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In March, L.A. voters overwhelmingly approved Measure M, giving City Council permission to regulate the marijuana industry in the world’s biggest market. But industry leaders worry that the council’s proposed rules, released earlier this month, could force cannabis companies to relocate to more amenable cities, taking their jobs and tax dollars with them.

The proposed rules are up for a 60-day public comment period.

Marijuana industry insiders’ main complaint is that while Measure M empowered city council to regulate the industry, the proposed rules would not give cannabis businesses full legal standing. Instead of licenses or permits, the draft regulations offer “certificates of compliance.”

Three days after state lawmakers failed to pass a bill establishing rules for medical marijuana, Miami Springs Vice Mayor Bob Best shook his head at a council meeting Monday night as the city attorney explained it was time to extend the city’s moratorium on dispensaries.

“The purpose of the moratorium was for us to have something ready when that hit, and, apparently, based on the legislative session, nothing’s gonna happen,” Best complained.

Denver has come a step closer to allowing late-night dispensaries.

Under state law, dispensaries can stay open until midnight, as they do in Edgewater and Glendale. For the last several months, Denver City Council’s special marijuana committee has discussed extending those hours. At a meeting on April 3, councilmembers settled on 10 p.m. as a closing time, which mirrors Aurora rules, and moved the proposal to the full council.

A Denver City Council committee met on March 13 to consider a presentation by the Marijuana Industry Group, which made a case for extending the hours of operation for dispensaries in the city. If approved, dispensaries would be able to stay open until midnight instead of 7 p.m.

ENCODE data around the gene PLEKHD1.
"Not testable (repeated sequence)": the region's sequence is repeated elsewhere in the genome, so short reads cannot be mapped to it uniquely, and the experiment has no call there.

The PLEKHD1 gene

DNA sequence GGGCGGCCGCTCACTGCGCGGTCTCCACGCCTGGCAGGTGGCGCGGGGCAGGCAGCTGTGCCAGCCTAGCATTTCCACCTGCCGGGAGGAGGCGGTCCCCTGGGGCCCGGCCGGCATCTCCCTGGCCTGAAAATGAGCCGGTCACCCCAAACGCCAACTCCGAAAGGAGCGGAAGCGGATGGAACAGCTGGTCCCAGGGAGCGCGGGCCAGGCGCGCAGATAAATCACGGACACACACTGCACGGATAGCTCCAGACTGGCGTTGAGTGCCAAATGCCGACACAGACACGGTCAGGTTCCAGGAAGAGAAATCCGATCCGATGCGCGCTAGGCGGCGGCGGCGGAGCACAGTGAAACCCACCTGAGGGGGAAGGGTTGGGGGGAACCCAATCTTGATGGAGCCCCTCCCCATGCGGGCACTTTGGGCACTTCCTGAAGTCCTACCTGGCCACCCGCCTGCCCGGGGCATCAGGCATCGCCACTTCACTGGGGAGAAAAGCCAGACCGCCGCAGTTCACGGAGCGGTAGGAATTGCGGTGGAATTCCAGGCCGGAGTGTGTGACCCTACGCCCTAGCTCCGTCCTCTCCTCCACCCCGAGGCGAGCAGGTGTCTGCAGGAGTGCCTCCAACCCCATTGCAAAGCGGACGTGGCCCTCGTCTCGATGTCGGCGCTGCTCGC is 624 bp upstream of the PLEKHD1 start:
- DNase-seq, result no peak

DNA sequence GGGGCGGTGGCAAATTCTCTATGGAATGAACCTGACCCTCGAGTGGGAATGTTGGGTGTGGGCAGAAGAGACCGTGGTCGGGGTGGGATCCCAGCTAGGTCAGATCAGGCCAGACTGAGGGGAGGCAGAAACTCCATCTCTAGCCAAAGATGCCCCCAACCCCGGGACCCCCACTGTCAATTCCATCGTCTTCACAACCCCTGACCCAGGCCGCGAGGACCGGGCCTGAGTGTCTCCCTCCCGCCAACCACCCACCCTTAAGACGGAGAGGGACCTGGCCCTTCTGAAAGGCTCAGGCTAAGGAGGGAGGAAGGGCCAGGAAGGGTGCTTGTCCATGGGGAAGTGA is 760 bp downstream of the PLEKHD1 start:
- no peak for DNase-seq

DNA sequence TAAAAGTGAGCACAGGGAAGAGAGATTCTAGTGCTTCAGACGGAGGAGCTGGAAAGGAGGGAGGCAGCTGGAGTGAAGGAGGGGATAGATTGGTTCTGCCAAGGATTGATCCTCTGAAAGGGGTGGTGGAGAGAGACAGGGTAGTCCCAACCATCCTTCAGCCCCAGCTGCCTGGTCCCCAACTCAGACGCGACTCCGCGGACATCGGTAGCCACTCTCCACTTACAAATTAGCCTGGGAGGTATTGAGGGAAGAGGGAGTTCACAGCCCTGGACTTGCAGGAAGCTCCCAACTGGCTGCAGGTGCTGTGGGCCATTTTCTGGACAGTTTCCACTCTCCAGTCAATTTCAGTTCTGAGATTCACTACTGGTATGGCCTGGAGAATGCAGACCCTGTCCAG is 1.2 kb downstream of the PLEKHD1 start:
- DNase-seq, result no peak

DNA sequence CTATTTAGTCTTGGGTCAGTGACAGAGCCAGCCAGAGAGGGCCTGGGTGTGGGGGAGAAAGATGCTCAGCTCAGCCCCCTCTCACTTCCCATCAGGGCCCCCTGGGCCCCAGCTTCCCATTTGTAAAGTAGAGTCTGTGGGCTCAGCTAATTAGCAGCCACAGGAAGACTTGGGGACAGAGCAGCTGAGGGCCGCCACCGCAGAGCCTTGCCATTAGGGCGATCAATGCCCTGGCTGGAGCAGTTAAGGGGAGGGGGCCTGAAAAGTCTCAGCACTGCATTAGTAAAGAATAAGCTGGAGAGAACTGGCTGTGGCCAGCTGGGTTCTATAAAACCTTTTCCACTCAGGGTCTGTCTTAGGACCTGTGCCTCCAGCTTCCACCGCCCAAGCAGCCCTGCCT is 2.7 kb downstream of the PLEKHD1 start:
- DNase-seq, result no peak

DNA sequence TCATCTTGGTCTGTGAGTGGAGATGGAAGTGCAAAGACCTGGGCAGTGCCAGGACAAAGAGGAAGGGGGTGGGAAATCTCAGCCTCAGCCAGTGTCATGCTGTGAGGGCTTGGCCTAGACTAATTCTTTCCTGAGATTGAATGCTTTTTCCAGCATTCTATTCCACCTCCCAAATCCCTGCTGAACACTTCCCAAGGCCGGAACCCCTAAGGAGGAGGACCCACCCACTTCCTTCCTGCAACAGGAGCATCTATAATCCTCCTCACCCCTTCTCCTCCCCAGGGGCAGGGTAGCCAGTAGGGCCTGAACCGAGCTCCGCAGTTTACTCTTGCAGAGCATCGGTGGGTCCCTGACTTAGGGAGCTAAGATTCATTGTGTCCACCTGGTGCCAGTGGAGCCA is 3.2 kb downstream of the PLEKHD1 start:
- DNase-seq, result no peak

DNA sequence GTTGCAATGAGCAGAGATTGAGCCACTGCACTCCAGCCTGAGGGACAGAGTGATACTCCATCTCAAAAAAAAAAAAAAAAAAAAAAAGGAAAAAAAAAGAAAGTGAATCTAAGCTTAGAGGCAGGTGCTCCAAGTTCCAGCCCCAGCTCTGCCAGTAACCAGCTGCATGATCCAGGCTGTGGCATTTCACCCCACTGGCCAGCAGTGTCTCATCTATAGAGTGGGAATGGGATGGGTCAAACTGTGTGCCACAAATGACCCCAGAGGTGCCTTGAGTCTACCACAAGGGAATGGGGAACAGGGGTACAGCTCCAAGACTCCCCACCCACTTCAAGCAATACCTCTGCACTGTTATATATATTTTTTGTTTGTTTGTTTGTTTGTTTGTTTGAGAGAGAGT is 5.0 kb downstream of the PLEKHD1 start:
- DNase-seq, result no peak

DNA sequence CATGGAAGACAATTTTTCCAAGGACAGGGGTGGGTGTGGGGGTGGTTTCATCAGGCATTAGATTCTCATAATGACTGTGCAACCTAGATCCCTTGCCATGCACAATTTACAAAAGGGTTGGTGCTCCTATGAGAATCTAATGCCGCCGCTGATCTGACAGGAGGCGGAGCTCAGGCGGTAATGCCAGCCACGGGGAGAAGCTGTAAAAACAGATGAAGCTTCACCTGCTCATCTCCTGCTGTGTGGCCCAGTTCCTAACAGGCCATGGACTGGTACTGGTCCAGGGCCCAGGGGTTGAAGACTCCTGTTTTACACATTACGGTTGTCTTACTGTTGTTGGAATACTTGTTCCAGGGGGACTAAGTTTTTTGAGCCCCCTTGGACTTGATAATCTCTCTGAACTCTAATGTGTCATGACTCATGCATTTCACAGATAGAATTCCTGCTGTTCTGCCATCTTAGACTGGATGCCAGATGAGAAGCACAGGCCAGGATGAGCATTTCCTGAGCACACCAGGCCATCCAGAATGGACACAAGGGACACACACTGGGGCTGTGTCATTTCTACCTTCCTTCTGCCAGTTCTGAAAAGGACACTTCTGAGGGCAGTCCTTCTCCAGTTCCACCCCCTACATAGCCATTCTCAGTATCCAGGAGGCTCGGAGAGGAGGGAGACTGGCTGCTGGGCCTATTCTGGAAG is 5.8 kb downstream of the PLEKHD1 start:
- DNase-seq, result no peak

Every municipality in Colorado that allows recreational marijuana sales has later hours than Denver, according to Kristi Kelly, MIG’s executive director, who also serves on Denver’s Social Consumption Advisory Committee. Dispensaries in Boulder and Aurora are open until 10 p.m., and dispensaries in neighboring Edgewater and Glendale are open until midnight.

Denver may not see the social use of marijuana as soon as some people would like.

On December 5, Denver City Council members met with representatives from the City Attorney’s Office and the Department of Excise and Licenses to discuss the process and timeline for implementation of Initiative 300, which Denver voters approved November 8. The city will have applications available by January 21 for businesses that want to apply for social-use licenses under I-300, but Ashley Kilroy, director of Excise and Licenses, warned that the city may not accept those applications for some time.

Flickr/Wolfgang Staudt.

Last Thursday, the Department of Justice released a three-page memo announcing that the federal government will not prosecute Native Americans growing and selling marijuana on tribal lands, even in states where the drug is illegal. So will dispensaries become the new casinos?
Probably not. Many tribal leaders, including Executive Director of the Los Angeles City/County Native American Indian Commission Ron Andrade, found the announcement surprising and suspicious.

Evan Amos.

A former city councilman in Harford, Maryland was arrested with more than two pounds of pot in September and will be facing multiple felony and misdemeanor charges that could land him jail for years.
According to court records unsealed last week, Lance Miller was busted with multiple bags of pot totaling 2.25 pounds in September in a house that cops imply was used as a grow facility.


It’s a fact: if you live in New York City and your skin is anything but white, it’s a high likelihood that you’ll eventually get hassled by the NYPD using the “stop and frisk” policy to try and criminalize you. It’s something that statistics have proven time and time again: police are racially biased. And now five NYC council members – all either black or latino – have had enough and have written Mayor Bill de Blasio demanding a fix.

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